Freedom in the World
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Freedom Rating (1 = best, 7 = worst)
Civil Liberties (1 = best, 7 = worst)
Political Rights (1 = best, 7 = worst)
Singapore’s political rights rating improved from 5 to 4 due to parliamentary and presidential elections that featured more active campaigning and increased support for opposition parties.
After a campaign period that featured a more open media environment and greater freedom of assembly than in previous years, opposition parties made unprecedented gains in May 2011 parliamentary elections, though the ruling People’s Action Party (PAP) remained comfortably in control of the legislature. In another indication of the opposition’s increased ability to compete, a PAP-backed candidate won the presidency by an extremely narrow margin in August.
The British colony of Singapore obtained home rule in 1959, entered the Malaysian Federation in 1963, and gained full independence in 1965. During his three decades as prime minister, Lee Kuan Yew and his People’s Action Party (PAP) transformed the port city into a regional financial center and exporter of high-technology goods but restricted individual freedoms and stunted political development.
Lee transferred the premiership to Goh Chok Tong in 1990 but stayed on as “senior minister,” and the PAP retained its dominance. Lee’s son, Lee Hsien Loong, became prime minister in 2004, and the elder Lee assumed the title of “minister mentor.” In 2005, President Sellapan Ramanathan, also known as S. R. Nathan, began a second term as the largely ceremonial head of state.
The 2006 parliamentary elections resembled past elections in serving more as a referendum on the prime minister’s popularity than as an actual contest for power, with both the electoral framework and the restrictive media environment favoring the ruling party. The PAP retained 82 of 84 elected seats, though the opposition offered candidates for a greater number of seats and secured a larger percentage of the vote than in previous years.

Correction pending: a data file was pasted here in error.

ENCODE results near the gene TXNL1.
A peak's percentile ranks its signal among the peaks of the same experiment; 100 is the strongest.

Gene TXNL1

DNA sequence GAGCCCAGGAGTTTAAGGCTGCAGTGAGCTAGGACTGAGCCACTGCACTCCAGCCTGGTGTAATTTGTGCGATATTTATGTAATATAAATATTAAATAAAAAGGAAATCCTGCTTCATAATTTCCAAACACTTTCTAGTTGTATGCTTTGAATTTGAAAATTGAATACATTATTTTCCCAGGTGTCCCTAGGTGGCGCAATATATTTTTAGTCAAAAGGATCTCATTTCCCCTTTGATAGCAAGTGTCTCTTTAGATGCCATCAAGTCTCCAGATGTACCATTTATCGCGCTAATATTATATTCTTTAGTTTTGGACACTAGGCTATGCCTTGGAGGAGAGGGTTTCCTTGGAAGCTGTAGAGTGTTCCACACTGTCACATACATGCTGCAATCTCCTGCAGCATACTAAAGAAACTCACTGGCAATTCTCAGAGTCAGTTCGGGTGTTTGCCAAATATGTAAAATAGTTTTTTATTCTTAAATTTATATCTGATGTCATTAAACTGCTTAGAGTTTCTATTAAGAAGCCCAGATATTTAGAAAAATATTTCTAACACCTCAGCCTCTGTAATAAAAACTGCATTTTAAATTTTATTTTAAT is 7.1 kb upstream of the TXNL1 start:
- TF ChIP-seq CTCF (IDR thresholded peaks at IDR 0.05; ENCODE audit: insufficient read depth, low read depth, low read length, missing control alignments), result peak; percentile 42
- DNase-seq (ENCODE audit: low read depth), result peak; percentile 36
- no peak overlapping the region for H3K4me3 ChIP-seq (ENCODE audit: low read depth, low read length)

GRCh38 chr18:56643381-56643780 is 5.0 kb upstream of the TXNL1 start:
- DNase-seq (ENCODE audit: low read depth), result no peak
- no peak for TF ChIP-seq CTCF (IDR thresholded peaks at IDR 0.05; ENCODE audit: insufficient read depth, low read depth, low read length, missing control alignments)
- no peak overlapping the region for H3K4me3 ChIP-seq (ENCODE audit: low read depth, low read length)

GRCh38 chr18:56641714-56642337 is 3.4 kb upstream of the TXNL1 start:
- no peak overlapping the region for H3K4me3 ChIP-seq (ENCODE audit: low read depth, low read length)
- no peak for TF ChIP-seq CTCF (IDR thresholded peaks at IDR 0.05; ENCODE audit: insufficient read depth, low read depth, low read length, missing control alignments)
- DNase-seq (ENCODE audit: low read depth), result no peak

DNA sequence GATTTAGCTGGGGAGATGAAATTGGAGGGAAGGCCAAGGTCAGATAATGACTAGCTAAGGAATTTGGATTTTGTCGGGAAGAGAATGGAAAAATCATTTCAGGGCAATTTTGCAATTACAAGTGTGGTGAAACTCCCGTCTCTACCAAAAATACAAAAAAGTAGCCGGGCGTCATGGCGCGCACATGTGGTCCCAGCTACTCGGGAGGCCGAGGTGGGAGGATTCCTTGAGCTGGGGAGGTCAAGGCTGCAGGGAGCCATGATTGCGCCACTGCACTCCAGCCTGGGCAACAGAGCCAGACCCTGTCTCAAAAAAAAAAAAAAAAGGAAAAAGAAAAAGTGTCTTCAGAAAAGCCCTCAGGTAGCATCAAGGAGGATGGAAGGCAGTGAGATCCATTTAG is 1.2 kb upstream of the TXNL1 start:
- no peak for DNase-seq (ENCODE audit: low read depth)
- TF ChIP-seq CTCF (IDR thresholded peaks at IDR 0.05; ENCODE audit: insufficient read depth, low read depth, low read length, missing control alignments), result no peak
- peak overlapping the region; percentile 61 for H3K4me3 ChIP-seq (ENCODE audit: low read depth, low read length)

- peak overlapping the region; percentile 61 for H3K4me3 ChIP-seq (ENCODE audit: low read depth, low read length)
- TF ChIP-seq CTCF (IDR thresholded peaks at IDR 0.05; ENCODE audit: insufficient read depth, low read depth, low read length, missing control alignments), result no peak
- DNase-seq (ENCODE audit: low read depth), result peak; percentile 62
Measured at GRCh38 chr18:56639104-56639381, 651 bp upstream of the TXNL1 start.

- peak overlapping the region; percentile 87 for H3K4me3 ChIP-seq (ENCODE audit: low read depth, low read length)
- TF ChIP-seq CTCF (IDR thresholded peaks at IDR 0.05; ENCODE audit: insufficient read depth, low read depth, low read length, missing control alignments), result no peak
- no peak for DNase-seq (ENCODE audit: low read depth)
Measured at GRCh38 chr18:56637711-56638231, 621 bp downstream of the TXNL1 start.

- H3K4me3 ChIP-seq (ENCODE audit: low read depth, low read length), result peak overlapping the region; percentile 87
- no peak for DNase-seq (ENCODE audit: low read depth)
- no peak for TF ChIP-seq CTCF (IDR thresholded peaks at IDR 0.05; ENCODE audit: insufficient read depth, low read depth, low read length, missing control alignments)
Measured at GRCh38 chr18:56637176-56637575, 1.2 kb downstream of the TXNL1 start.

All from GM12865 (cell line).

Lee Hsien Loong continued to pursue economic growth while using the legal system and other tools to keep media criticism and the opposition in check. The government maintained that racial sensitivities and the threat of Islamist terrorism justified draconian restrictions on freedoms of speech and assembly, but such rules were repeatedly used to silence criticism of the authorities. The Far Eastern Economic Review, owned by the U.S.-based News Corporation, was forced to pay some US$300,000 in 2009 to settle a defamation case brought by the Lees. Similarly, in March 2010, the International Herald Tribune apologized and paid US$122,400 in fines for an article on dynastic politics in Asia that the Lees considered defamatory.
The May 2011 parliamentary elections featured a more vigorous and coordinated campaign effort by the opposition, which fielded candidates for 82 of the 87 directly elected seats, the highest number since independence. The opposition Workers’ Party took an unprecedented six directly elected seats, plus two under a system that guarantees the opposition at least nine seats in Parliament. Another party, the Singapore People’s Party (SPP), was awarded the remaining seat allocated to the opposition. That left the PAP with 81 seats, though it had secured only 60 percent of the overall vote. Shortly thereafter, Lee Kuan Yew resigned from his “minister mentor” position, ending over half a century in government.
The first contested presidential election since 1993 was held in August, with all candidates running as independents in keeping with the constitution. Former deputy prime minister Tony Tan, the PAP-backed candidate, won with 35.2 percent of the vote, narrowly defeating three opponents. His closest challenger, former PAP lawmaker Tan Cheng Bock, took 34.9 percent, and the opposition-backed Tan Jee Say placed third with 25.1 percent. Businessman Tan Kin Lian, a former PAP district official, secured the remainder. The results confirmed the growing strength of the opposition, and the increased willingness of the electorate to vote against the ruling party.